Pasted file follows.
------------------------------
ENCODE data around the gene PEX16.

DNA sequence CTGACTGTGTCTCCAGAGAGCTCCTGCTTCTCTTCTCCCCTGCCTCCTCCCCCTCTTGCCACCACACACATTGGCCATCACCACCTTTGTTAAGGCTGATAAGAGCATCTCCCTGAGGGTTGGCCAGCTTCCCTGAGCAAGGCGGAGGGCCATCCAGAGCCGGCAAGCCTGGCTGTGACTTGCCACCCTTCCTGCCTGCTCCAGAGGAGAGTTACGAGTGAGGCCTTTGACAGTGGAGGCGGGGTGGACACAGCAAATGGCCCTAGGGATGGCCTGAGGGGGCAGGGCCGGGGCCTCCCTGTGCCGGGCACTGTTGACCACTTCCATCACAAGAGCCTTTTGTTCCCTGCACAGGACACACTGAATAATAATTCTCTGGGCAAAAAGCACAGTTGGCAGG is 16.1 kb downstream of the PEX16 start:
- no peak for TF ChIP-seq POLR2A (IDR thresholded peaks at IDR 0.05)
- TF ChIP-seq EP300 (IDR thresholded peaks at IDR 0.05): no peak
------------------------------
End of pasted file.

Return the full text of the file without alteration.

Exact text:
ENCODE data around the gene PEX16.

DNA sequence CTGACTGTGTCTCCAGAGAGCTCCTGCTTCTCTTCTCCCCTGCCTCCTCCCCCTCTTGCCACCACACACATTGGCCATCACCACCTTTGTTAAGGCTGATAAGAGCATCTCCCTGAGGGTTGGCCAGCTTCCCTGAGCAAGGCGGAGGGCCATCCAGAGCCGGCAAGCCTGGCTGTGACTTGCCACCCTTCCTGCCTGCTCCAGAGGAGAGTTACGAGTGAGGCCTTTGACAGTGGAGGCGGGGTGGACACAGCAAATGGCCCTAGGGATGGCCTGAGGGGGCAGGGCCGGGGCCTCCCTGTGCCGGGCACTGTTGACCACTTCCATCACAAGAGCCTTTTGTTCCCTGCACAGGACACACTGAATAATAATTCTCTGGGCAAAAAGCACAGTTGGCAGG is 16.1 kb downstream of the PEX16 start:
- no peak for TF ChIP-seq POLR2A (IDR thresholded peaks at IDR 0.05)
- TF ChIP-seq EP300 (IDR thresholded peaks at IDR 0.05): no peak